Welcome to the Caribou Ungava web site!


Caribou Ungava is a large research program focused on the ecology of migratory caribou and their predators in the Quebec-Labrador peninsula in a context of climate change and anthropogenic disturbances. The successful completion of a first phase of research (2009-2014), lead us to undertake a second phase of work (2015-2020) which aims at quantifying the factors governing the population dynamics and space use of this large mammal. In addition, the ecology of the caribou’s main predators (grey wolf and black bear) is a new component that will be studied during this second phase. Several researchers from six universities and two governmental organisations will conduct and supervise the numerous research projects planned. The second phase will be accomplished through tight collaboration with our many private and public stakeholders who value the conservation of caribou. 




Info-Caribou #14 - Caribou herbivory and climate warming effects on caribou habitat

A new vignette is now available online. This vignette summarizes the results from the research project of Brett Campeau on the relationship between caribou and food resources in the calving grounds and summer range of the Rivière-George herd between 1991 and 2011. To look at the vignette, click here.

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New publications

A scientific article from the master of Alice-Anne Simard was recently published in the Canadian Journal of Zoology. This article focuses on parasitism in migratory caribou of North America and Greenland. More specifically, we have attempted to identify factors such as sex, age classes, herd size and season that best explained the prevalence and intensity of macro-parasites. To read this article, click here.The thesis of Mael Le Corre entitled “Influence of climate, availability of resources and population size on phenology and migration patterns of migratory caribou” is now available. Mael...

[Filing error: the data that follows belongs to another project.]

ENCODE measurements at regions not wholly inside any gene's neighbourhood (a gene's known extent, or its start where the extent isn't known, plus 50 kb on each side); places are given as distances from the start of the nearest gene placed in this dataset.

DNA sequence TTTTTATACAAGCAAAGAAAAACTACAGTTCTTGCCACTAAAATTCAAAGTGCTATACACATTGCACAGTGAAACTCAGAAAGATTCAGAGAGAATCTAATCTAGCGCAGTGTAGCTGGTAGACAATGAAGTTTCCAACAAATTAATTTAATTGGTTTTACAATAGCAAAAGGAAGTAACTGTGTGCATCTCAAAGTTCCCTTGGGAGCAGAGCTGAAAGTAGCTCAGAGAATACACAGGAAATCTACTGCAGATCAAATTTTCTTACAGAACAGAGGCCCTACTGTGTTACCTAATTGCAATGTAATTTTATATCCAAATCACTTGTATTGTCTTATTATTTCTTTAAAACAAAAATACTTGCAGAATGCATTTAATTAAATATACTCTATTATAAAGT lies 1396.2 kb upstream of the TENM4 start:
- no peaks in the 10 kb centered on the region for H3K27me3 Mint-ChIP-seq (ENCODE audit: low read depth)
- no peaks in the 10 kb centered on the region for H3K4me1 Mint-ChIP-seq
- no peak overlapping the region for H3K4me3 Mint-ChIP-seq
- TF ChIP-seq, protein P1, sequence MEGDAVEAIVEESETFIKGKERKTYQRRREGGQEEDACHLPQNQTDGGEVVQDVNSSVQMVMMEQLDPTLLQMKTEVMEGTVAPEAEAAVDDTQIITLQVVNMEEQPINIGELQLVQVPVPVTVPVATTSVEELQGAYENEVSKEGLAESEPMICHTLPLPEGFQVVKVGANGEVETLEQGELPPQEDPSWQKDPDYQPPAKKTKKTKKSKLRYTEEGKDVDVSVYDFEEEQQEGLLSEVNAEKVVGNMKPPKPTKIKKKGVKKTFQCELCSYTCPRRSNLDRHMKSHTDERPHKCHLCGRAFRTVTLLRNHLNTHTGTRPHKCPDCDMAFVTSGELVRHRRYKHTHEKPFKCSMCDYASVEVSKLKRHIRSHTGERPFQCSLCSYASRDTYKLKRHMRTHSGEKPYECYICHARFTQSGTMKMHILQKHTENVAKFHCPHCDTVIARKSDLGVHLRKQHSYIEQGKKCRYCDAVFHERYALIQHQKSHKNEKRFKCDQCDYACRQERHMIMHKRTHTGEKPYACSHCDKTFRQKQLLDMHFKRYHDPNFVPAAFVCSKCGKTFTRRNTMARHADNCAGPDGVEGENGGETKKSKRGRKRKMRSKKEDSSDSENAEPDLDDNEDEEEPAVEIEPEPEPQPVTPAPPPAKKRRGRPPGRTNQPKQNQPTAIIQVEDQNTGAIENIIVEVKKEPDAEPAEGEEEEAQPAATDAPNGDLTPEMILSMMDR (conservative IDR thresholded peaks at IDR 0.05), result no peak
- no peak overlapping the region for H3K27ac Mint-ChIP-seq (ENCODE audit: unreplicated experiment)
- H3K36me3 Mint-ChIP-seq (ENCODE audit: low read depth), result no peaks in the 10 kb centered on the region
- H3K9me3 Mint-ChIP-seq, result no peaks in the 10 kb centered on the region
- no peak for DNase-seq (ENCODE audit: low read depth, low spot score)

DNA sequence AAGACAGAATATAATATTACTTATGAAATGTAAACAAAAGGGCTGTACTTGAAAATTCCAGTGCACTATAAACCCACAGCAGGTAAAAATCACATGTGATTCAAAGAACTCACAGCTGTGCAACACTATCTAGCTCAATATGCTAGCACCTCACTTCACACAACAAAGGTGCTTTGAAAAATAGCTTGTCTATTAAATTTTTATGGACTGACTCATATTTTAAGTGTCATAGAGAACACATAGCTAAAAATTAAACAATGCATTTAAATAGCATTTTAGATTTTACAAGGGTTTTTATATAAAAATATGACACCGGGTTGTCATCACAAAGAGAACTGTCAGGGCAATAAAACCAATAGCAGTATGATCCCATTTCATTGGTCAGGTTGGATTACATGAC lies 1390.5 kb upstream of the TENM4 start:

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Info-Caribou #13 now online!

The 13th vignette presents results on the use of water bodies by the Rivière-aux-Feuilles herd during migration in a context of climate change. This study was conducted by Mathieu Leblond, postdoctoral fellow in the Caribou Ungava program, and is the subject of a scientific publication in the journal named Movement Ecology. To look at the vignette, click here. To look at the scientific publication, click here.

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Monitoring of black bears in the range of the Rivière-George caribou herd

Since black bears emerged from their den in the spring, 2 sessions of bear captures were held on the range of the Rivière-George herd in Labrador. The first session took place from May 19th to 31st. The field team was composed of Dominic Grenier (MFFP), Nicolas Trudel (MFFP), John Pisapio (Gov. of Labrador) and Neil Rose (pilot). The objective of this fieldtrip was to re-equip 11 bears with new satellite collars. This objective was successfully achieved despite difficult weather conditions. The second fieldtrip took place from 25 June to 2 July. Dominic Grenier, John Pisapio, Steeve Côté...

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Caribou Ungava, Université Laval, Département de biologie, Pavillon Alexandre-Vachon, Local 3076
1045, av. de la Médecine, Québec (Québec) G1V 0A6 Canada
Téléphone : 418-656-2131 poste 7537, Fax : 418-656-2043, Courriel : caroline.hins@bio.ulaval.ca
Ce site utilise TYPO3 Réalisation: Équipe Tactic